Black Sabbath backstage at Cobo Hall in Detroit, Michigan. (1976)
The “Technical Ecstasy” Tour was the next to last tour that Black Sabbath would undertake with Ozzy Osbourne, and on November 26, 1976 the band absolutely rocked Detroit. With a set list that covered all of their albums to that point, the band was in tip top shape even if they were in the middle of an internal struggle with Osbourne.
While recording “Technical Ecstasy” Osbourne was already thinking about leaving the group. He wrote in his autobiography:
I'd even had a T-shirt made with 'Blizzard of Ozz' written on the front. Meanwhile, in the studio, Tony (Iommi) was always saying, 'We've gotta sound like Foreigner', or 'We've gotta sound like Queen.' But I thought it was strange that the bands we'd once influenced were now influencing us.
Buddy Holly recording at Bradley's Barn in Nashville, 1956.
After graduating from Lubbock High School in 1955 Holly decided to become a full time musician. After seeing Elvis Presley perform in Texas he managed to get himself booked by that show’s promoter as an opening act for Bill Haley & His Comets. Holly, then going by his original name “Holley,” shined onstage and wound up with a contract from Decca Records.
The label brought him out to Nashville where he recorded a session on January 26, 1956. Unfortunately the label picked the musicians and arrangements, something that Holly became frustrated with. After the failure of his initial single he left Nashville and Decca Records to form The Crickets, and in doing so changed the face of rock n roll.
Christopher Reeve as "Superman"
As Superman, Christopher Reeve made us believe that a man could fly. Looking back at his run in the blue tights throughout the ‘70s and ’80s it’s obvious that there was never anyone more suited to playing that character, however during pre-production of Richard Donner’s film there was quite the search for the actor to play the Man of Steel.
Initially the studio wanted an A-list actor to portray Superman. They went after Robert Redford, Sylvester Stallone, and Paul Newman, but nothing materialized with these actors. Their initial thought about Christopher Reeve was that he was too skinny, but after he bulked up considerably he finally wowed casting agents and producers who turned him into the last son of Krypton.
Cool photo of Phil Collins from 1980.
Well who’s this English ruffian right here? Why it’s none other than Phil Collins, the drummer/singer-songwriter who made us all air drum to the world’s greatest fill. This was taken right around the recording of “In The Air Tonight,” while he was working out of a townhouse in London on what many people consider to be his greatest album.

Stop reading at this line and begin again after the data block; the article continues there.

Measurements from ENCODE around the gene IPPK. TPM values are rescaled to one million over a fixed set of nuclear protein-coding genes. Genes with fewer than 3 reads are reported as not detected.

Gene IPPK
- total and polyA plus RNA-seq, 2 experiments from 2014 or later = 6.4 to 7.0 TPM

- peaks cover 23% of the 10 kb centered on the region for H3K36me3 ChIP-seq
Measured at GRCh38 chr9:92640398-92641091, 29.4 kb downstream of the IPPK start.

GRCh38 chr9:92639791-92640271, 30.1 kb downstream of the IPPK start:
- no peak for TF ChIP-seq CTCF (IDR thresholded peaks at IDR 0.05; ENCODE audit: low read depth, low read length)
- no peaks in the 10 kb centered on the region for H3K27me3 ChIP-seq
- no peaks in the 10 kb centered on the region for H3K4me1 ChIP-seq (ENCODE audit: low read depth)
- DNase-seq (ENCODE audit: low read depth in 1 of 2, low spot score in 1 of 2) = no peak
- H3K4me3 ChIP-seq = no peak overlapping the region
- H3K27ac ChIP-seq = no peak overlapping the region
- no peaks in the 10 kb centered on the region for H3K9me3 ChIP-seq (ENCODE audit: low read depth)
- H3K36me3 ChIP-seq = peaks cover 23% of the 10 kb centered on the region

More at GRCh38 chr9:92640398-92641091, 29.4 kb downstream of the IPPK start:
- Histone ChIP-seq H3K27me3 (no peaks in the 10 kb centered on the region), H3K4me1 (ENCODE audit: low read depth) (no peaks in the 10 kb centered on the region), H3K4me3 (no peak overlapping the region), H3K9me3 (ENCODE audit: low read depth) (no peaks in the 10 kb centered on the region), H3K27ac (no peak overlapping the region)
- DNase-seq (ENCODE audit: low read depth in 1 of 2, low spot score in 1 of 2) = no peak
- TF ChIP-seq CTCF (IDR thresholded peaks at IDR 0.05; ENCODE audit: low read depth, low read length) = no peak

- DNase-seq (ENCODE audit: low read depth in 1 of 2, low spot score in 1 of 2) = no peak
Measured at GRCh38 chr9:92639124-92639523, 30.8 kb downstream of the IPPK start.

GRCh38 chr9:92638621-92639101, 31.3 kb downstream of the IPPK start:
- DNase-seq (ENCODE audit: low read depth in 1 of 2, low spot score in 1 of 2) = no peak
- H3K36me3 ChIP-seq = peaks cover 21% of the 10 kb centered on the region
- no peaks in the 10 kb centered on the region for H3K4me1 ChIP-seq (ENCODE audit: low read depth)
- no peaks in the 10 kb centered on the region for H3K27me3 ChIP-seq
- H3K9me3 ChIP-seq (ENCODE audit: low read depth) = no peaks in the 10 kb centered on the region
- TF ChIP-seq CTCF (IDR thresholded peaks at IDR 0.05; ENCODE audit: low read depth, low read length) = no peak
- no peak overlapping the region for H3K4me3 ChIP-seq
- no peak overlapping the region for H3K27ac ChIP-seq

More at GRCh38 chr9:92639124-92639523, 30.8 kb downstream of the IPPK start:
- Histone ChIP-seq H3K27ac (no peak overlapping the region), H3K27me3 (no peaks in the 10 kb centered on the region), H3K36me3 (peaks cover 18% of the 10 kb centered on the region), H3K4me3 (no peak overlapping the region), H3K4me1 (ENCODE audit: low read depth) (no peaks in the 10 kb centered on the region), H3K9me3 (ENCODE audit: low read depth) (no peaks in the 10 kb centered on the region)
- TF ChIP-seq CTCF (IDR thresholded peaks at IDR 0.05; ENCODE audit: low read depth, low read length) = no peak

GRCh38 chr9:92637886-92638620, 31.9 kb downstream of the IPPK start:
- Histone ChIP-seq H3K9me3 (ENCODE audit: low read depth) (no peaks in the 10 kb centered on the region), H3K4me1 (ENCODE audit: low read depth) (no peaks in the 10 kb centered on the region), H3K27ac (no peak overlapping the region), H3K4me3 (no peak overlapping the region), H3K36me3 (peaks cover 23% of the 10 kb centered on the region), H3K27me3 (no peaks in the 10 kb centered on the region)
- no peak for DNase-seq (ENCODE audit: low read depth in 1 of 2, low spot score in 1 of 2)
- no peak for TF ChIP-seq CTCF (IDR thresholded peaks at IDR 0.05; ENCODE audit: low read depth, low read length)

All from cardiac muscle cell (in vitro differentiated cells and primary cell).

In 1980 he was in the middle working on the songs that would populate “Face Value,” his first solo album. Initially he recorded most of the songs to an 8-track before moving them over to a 24-track for overdubs.
Great photo of a very handsome Paul Newman in Venice, Italy. (1963
By 1963 Paul Newman already had a career that many actors would dream of. He’d received an Academy Award nomination for his roles in Cat on a Hot Tin Roof and The Hustler, and he was married to the love of his life. But in many ways 1963 was the turning point in Newman’s career. He starred in three movies that year, with his role in Hud earning him a slew of best actor nominations.
In the next few years he would go on to star in Cool Hand Luke, Butch Cassidy and the Sundance Kid, and the criminally underrated Hombre. The ‘60s were a huge year for Newman, but he’d only grow more successful as the 20th century went on. In this photo he seems to be basking in the glory of his life so far.
Helen Mirren (1970)
Helen Mirren is one of those actresses who you sneaks up on you. It’s easy to discount her, but when you start looking at her filmography it’s clear that she’s been in an avalanche of films in the last half of the 20th century. There’s some hyperbole there but her filmography speaks for itself. By 1970 Mirren had only been in a few movies, but she was already the subject of the documentary Doing Her Own Thing.
Her onstage credentials were nearly as impressive as her film work, and shortly after appearing in the documentary she went onto star as Lady M in the Scottish Play. As the decades went it was impossible to miss her on screens both big and small.
Hitchhiker in California, 1968.